If left untreated, infants and children with feeding disorders can have permanent physical, mental, and behavioral damage. However, most children with feeding disorders show significant improvements after treatment, particularly if the child and parent receive intensive nutritional, psychological, and social intervention.
Providing balanced, age-appropriate foods at regular intervals—for example, three meals and two or three snacks daily for toddlers—can help to establish healthy eating patterns. If a child is allowed to fill up on soft drinks, juice, chips, or other snacks prior to meals, appetite for other, more nutritious foods will decrease.
Positive infant and childhood feeding experiences require the child to communicate hunger and satiety effectively and the parent or caregiver to interpret these signals accurately. This set of events requires a nurturing environment and an attentive, caring adult. Efforts should be made to establish feeding as a positive, pleasant experience. Further, forcing a child to eat or punishing a child for not eating should be avoided.
Disclaimer: This information is not meant to be a substitute for professional medical advise or help. It is always best to consult with a Physician about serious health concerns. This information is in no way intended to diagnose or prescribe remedies.This is purely for educational purpose.
Prenatalmercury exposure from a mother’s fish-rich diet can reduce the beneficial effects fish oil has on brain development, report an international group of researchers. The babies exposed in the womb to higher methyl mercury levels scored lower on skills tests as infants and toddlers than those exposed to lower levels of the pollutant.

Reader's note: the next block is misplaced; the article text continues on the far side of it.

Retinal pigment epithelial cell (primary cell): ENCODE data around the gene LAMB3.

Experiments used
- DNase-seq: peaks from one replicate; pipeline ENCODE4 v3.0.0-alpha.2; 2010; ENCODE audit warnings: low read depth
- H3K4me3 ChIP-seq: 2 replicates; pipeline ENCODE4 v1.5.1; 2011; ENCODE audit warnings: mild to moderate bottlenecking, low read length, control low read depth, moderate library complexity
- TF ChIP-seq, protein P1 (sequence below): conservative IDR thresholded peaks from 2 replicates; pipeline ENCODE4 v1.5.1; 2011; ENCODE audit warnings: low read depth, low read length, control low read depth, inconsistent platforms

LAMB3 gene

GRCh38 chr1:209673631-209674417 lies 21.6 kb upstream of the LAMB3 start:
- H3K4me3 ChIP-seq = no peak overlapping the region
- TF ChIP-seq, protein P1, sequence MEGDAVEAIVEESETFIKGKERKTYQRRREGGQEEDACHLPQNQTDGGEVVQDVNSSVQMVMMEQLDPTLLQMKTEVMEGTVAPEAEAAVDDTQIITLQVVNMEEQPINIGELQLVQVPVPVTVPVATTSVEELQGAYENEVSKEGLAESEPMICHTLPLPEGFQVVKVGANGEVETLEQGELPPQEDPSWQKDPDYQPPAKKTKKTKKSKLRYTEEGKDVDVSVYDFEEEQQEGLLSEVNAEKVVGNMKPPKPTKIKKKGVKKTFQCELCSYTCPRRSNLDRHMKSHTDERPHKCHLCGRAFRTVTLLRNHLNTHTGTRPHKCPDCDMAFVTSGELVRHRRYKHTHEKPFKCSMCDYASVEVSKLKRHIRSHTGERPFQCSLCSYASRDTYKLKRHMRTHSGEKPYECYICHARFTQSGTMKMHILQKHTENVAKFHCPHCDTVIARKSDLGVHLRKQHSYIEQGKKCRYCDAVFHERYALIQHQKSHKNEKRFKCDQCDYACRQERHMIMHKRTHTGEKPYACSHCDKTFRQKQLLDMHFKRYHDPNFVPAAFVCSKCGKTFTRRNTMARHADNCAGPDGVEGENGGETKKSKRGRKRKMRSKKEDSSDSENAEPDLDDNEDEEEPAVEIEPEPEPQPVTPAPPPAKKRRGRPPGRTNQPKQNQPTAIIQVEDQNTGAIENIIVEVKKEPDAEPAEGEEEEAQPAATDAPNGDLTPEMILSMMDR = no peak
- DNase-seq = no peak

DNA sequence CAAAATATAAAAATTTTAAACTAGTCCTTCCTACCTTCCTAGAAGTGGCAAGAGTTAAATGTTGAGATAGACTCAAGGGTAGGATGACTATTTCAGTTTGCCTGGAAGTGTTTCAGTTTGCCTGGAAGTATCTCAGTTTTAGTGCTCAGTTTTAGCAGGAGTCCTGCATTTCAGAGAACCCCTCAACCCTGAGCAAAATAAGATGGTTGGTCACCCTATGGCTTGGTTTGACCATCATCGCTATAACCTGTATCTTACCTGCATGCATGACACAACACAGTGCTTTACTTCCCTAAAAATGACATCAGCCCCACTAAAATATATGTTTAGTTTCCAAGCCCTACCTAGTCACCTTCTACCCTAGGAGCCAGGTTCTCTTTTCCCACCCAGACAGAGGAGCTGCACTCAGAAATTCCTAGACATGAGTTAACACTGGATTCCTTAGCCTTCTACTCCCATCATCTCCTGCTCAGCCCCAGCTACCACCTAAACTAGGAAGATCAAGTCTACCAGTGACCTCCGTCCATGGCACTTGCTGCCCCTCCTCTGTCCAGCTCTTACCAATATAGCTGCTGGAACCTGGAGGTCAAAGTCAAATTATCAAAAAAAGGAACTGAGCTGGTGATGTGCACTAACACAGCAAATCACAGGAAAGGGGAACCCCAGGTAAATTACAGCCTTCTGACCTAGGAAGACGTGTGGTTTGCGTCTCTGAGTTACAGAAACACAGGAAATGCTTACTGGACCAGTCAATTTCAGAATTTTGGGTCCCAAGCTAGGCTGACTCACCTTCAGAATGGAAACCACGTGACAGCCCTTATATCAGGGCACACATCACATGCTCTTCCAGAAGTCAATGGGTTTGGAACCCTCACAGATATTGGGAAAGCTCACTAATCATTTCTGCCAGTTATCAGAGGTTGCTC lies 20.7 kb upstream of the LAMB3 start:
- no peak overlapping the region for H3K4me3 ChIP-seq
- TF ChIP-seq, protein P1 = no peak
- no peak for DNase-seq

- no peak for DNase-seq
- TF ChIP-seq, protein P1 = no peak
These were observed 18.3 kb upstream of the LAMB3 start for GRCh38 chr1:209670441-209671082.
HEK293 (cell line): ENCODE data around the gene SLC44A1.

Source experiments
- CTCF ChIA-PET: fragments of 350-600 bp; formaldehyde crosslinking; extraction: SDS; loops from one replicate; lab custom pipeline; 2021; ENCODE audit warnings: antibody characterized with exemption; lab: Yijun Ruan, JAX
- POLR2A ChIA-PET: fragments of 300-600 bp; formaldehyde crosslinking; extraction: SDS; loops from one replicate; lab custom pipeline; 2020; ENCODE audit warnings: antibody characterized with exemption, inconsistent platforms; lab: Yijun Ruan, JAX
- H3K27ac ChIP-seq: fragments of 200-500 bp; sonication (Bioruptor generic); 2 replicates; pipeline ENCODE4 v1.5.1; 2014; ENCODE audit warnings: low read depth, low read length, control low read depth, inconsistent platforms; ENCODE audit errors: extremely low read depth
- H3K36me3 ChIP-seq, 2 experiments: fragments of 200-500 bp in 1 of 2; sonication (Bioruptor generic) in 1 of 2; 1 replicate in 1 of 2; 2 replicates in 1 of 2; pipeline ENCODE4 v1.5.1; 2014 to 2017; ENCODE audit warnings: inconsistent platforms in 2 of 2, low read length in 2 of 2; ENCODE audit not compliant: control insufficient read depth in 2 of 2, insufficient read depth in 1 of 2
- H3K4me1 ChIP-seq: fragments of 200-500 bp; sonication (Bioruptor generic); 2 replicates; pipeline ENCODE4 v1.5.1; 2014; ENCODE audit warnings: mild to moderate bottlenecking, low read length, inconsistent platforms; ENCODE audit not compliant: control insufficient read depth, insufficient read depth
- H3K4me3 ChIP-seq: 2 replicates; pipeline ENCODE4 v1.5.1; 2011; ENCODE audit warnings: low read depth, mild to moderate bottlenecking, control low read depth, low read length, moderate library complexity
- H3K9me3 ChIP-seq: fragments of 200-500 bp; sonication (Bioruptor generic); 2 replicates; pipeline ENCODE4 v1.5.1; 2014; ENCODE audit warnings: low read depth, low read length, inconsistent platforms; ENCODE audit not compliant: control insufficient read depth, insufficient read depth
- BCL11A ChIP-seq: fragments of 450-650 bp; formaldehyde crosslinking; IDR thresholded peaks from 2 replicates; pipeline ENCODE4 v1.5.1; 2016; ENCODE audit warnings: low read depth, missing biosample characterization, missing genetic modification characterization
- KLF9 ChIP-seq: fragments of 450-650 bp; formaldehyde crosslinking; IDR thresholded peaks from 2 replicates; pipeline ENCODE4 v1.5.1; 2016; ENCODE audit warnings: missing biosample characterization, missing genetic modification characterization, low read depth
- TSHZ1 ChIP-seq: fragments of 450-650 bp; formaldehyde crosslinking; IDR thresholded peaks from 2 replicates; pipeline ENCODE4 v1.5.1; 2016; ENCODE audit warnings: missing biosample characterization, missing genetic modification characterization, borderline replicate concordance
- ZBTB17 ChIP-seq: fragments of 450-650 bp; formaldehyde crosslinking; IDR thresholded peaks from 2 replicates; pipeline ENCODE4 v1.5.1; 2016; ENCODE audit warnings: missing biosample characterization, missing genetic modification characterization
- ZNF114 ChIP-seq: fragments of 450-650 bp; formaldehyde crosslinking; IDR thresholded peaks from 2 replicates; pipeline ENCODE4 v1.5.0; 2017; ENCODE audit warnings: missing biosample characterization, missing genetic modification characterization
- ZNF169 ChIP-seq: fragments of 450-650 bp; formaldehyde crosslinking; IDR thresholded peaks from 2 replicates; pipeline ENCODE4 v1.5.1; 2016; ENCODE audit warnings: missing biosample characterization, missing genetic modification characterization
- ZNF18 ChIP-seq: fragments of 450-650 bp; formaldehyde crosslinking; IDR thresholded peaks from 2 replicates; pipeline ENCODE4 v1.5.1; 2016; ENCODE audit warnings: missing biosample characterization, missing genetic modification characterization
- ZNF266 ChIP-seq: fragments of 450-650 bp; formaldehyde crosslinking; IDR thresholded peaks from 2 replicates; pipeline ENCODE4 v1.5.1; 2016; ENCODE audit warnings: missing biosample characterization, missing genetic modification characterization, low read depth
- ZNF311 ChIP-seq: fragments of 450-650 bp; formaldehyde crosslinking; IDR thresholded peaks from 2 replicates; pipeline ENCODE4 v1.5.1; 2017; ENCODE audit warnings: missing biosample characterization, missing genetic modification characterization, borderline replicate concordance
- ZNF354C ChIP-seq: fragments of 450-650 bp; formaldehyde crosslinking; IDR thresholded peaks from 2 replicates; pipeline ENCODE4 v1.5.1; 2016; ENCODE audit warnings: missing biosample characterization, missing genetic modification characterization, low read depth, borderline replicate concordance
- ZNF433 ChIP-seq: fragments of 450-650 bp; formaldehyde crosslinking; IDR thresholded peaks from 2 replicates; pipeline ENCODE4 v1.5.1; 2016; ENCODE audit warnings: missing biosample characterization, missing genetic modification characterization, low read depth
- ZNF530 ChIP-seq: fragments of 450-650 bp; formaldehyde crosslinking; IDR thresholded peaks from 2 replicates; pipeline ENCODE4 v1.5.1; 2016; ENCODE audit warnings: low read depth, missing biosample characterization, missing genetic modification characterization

Of five nutrients tested, only the benefits of the fish oil DHA were affected by the mercury. The extent to which methyl mercury interferes with fish oil’s brain benefits is uncertain. Environmental Health News reports:
“The beneficial effects of eating fish during pregnancy on a baby’s brain development are relatively well accepted. However, some fish can contain high levels of mercury ... Government agency advisories suggest women of childbearing years eat fish with low mercury levels as well as limit consumption of fish that contain high levels.”
A U.S. government survey claims that 1 in 10 U.S. children now has ADHD. This is a sizable increase from a few years earlier. ADHD (attention deficit hyperactivity disorder) makes it hard for children to pay attention and control impulsive behavior.
About two-thirds of the children diagnosed with ADHD are on some form of prescription medication.
According to AP medical writer Mike Stobbe:
“In the latest survey, 9.5 percent said a doctor or health care provider had told them their child had ADHD … ADHD diagnosis is in many ways a matter of opinion.
There’s no blood test or brain-imaging exam for the condition. Sometimes reading disabilities or other problems in the classroom cause a teacher or others to mistakenly think a child has ADHD.”
Researchers suggested growing awareness and better screening may be responsible for the rising numbers, but there are a number of food additives that experts think may worsen ADHD as well. They include:–
•Blue #1 and #2 food coloring
•Red #3 and #40
•Yellow #5 and #6
•Sodium benzoate, a preservative According to Health.com:
“Will eliminating dye-containing foods from a child’s diet help ADHD? Experts say there’s not enough evidence … Most studies of a possible link analyzed blends of additives, not single ingredients, making it difficult to find a culprit.”